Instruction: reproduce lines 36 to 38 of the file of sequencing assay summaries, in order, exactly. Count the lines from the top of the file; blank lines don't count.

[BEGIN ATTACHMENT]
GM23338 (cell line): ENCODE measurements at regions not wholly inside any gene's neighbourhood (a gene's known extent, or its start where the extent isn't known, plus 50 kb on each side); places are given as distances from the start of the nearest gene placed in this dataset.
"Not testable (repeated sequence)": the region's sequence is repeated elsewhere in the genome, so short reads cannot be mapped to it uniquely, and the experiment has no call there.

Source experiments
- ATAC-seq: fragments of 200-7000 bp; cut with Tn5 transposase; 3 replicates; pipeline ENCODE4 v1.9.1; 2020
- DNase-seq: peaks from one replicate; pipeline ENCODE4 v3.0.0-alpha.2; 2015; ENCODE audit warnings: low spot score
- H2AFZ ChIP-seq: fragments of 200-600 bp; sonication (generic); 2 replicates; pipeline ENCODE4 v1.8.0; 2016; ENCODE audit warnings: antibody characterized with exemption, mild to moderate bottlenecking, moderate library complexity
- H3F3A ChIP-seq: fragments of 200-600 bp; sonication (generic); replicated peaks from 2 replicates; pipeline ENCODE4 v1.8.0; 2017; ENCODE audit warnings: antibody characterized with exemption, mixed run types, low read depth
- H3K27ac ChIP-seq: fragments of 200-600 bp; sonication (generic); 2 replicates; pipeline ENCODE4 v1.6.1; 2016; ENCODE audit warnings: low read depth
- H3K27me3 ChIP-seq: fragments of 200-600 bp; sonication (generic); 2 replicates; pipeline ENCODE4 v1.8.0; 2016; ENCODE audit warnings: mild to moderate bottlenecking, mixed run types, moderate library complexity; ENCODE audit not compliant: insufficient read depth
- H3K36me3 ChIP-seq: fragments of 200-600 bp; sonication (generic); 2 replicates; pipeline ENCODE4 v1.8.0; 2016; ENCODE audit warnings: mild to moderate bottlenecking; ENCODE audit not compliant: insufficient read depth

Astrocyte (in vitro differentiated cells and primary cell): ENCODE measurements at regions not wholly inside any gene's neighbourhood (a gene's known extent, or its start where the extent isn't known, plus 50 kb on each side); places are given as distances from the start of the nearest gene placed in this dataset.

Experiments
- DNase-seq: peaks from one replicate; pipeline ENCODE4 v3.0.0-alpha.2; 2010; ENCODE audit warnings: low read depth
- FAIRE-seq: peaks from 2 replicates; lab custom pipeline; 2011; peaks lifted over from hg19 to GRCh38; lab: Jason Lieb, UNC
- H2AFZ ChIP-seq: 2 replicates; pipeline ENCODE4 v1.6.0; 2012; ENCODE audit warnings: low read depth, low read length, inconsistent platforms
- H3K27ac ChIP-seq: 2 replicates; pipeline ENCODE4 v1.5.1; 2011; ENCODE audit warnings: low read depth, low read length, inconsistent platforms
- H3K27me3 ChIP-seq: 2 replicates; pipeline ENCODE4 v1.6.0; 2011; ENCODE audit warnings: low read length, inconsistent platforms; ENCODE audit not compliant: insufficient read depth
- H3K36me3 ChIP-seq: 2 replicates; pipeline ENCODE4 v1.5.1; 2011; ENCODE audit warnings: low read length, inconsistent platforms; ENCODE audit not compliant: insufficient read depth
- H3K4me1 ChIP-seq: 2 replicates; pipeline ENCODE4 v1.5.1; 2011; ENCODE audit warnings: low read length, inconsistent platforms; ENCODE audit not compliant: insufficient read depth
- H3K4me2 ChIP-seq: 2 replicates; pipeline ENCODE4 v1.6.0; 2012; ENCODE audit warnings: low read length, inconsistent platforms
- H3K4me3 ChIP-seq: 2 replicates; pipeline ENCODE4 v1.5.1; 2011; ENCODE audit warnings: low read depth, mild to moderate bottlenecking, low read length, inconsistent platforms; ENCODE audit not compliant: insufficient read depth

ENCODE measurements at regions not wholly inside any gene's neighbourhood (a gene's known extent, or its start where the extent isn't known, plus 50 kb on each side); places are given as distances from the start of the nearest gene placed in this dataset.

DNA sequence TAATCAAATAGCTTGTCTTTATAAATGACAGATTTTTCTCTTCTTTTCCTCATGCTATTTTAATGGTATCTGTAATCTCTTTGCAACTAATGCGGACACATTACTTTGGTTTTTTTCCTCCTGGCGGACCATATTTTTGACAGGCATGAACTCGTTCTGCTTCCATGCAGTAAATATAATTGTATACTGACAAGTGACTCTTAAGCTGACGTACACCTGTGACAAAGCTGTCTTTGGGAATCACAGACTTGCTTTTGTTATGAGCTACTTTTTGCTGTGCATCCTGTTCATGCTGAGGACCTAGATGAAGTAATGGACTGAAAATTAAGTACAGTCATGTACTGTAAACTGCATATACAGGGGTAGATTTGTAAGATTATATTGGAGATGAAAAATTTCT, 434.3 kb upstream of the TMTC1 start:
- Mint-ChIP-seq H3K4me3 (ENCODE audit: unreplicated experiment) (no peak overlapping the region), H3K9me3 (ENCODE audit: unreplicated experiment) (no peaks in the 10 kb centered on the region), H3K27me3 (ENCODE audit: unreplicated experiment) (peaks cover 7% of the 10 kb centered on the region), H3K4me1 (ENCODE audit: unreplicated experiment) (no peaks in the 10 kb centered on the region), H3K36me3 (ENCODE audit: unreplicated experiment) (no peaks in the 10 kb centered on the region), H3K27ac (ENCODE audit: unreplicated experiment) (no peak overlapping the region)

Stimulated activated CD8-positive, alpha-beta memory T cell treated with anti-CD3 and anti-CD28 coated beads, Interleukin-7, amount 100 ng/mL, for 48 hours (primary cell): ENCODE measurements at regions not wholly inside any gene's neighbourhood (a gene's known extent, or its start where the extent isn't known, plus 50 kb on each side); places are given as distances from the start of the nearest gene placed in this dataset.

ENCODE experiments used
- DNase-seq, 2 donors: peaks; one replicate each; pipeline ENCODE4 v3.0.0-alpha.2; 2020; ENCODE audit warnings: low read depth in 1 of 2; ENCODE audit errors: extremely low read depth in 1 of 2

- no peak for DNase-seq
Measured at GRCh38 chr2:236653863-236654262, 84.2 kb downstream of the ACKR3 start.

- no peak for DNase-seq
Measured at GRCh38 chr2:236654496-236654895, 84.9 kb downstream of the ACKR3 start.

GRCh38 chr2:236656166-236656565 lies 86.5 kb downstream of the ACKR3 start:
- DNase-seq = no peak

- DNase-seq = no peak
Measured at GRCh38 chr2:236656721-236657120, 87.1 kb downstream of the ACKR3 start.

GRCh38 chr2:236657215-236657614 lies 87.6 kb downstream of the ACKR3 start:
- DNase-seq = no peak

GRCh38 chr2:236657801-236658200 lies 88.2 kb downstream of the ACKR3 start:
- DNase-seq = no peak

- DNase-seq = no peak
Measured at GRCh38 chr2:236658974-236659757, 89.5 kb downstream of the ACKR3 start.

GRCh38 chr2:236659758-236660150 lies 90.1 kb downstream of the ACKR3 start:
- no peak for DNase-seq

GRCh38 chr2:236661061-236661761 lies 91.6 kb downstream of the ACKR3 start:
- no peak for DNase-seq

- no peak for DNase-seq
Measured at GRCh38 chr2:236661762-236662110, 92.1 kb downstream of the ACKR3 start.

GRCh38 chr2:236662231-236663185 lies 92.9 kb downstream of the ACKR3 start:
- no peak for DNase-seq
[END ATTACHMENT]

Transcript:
GRCh38 chr2:236657215-236657614 lies 87.6 kb downstream of the ACKR3 start:
- DNase-seq = no peak

GRCh38 chr2:236657801-236658200 lies 88.2 kb downstream of the ACKR3 start: